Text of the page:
Countering Sex Discrimination at UCF

David Acevedo

Adam Kissel, senior fellow at the Cardinal Institute for West Virginia Policy and visiting scholar at the Texas Public Policy Foundation, has filed a complaint with the Atlanta Office of the Department of Education Office for Civil Rights (OCR), alleging that the University of Central Florida (UCF) is in ongoing violation of Title IX. Readers should note that the Atlanta Office is one of twelve OCR regional offices in the country and oversees complaints not only in Georgia but also in Tennessee, Alabama, and Florida.

Kissel filed this complaint to bring UCF, one of the nation’s largest universities, into compliance with civil rights law. (His complaint is unrelated to UCF’s persecution of Professor Charles Negy, which NAS has commented on elsewhere.)

Title IX, the provision of the Education Amendments of 1972 that prohibits sex discrimination in educational institutions receiving federal funding, states:

No person in the United States shall, on the basis of sex, be excluded from participation in, be denied the benefits of, or be subjected to discrimination under any education program or activity receiving Federal financial assistance. [emphasis added]

Kissel’s complaint identifies seven UCF programs and scholarship that explicitly or implicitly exclude boys and/or men from participation based solely on their sex. Kissel contends that these programs are therefore in direct violation of Title IX and that OCR and UCF must take action to ensure that the programs conform to federal nondiscrimination requirements.

One such program is UCF’s Science Leadership and Mentoring (SLAM), which “empowers girls [not boys] to be assertive, brave, confident, independent, inquisitive and proud leaders in STEM” and limits applications to “[a]ll girls [not boys] entering 7th grade.” Kissel notes that UCF does not offer an equivalent program for 7th grade boys. He argues that this program expressly denies access to boys and is therefore in violation of Title IX.

Kissel also highlights scholarships that UCF offers or advertises exclusively to women, which violate Title IX according to an OCR clarification from January 2021: “Under Title IX, a recipient is prohibited from advertising or promoting ... any scholarship, fellowship, or other form of financial assistance … that discriminates on the basis of sex.” Nevertheless, UCF offers or advertises at least two such scholarships, including the “American Association of University Women/Winter Park-Orlando Branch” scholarship and the “Diaz-McAgy/Total Nutrition Technology Women in Science Scholarship.” Kissel believes that advertising the former and directly offering the latter contradict OCR’s interpretation of Title IX and must be remedied.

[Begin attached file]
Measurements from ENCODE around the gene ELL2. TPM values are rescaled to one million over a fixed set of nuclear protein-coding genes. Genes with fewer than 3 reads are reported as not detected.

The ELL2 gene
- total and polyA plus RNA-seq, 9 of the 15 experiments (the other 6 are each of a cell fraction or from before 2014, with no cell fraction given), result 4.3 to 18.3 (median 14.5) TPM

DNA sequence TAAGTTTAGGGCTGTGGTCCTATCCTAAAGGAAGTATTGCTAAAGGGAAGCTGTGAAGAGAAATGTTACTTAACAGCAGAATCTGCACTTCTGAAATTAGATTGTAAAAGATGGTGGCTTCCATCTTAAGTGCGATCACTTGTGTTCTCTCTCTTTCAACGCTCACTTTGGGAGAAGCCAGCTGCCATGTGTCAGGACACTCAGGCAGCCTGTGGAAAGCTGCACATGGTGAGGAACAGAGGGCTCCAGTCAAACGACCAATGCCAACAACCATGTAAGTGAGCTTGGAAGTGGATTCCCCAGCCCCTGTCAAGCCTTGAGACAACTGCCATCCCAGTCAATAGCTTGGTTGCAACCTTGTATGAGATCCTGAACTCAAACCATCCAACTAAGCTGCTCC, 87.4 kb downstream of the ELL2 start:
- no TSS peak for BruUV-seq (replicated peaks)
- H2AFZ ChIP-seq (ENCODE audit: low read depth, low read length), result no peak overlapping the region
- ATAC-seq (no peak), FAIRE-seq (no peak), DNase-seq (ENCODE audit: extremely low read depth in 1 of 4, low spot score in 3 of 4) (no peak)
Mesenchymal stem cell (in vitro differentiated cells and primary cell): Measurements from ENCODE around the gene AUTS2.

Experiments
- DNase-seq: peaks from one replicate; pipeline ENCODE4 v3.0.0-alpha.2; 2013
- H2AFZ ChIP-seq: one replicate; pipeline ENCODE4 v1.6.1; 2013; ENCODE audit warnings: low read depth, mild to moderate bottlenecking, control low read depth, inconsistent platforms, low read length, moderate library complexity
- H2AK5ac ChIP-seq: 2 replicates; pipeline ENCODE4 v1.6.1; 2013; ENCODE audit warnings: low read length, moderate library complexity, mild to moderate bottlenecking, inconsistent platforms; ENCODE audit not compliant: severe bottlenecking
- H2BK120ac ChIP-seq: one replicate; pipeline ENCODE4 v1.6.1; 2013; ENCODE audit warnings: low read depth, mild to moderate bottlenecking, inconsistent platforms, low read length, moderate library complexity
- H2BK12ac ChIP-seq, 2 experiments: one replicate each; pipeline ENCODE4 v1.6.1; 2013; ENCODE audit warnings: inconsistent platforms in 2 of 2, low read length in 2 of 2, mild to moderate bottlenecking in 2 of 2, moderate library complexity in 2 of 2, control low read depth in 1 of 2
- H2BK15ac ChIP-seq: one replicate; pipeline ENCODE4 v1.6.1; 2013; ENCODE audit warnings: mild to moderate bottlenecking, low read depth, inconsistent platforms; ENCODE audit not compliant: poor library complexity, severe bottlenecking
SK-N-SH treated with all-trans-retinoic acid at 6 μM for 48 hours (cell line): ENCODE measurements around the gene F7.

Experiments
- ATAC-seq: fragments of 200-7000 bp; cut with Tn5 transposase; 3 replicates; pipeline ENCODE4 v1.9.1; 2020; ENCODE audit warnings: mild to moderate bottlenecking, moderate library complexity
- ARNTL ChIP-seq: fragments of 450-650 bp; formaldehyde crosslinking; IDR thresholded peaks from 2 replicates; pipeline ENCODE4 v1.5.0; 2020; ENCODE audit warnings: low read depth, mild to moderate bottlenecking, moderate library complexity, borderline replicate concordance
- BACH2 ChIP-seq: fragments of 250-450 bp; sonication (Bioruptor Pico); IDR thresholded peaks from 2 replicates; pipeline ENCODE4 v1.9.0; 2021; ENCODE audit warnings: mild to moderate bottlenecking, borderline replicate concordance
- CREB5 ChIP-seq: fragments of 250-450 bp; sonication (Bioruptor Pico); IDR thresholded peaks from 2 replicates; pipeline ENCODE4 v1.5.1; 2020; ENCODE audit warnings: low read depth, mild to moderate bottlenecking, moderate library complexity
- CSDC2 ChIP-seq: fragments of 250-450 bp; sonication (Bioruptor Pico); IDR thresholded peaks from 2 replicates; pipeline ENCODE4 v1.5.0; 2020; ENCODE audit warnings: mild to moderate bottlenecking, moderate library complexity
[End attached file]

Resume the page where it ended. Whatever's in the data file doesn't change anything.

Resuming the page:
Kissel cites several further examples—NAS has posted the full complaint here. NAS believes that Kissel has presented very strong evidence that UCF has committed multiple violations of Title IX law. We endorse his request that the Office for Civil Rights investigate this matter immediately. We also call on UCF to conduct its own immediate investigation and, without federal prompting, to reform its practices to ensure that it does not violate federal antidiscrimination law. UCF should not need external pressure to follow the law.

NAS generally supports equality of opportunity in higher education (and in our republic as a whole) among individual American citizens, and opposes group identity preferences of any sort, whether justified by equity, diversity, inclusion, affirmative action, or any other euphemistic rationale. These preferences rot the effectiveness of higher education—but, more fundamentally, they are unjust. We encourage work such as Kissel’s to ensure that colleges and universities live up to the letter of the law, and we also support all needed changes to the law to ensure that colleges and universities retain no legal permission to discriminate. When the law is unjust, the law should be changed. 

Adam Kissel has informed NAS that he sent a courtesy copy of his OCR complaint to UCF’s Title IX office and subsequently spoke with the university’s Title IX coordinator. He assures us that UCF is taking the complaint seriously. We are delighted that OCR and UCF have begun so well, and we hope they will finish as well as they have begun.


David Acevedo is Communications and Research Associate at the National Association of Scholars.

Image: FLJuJitsu, Wikimedia Commons, Public Domain

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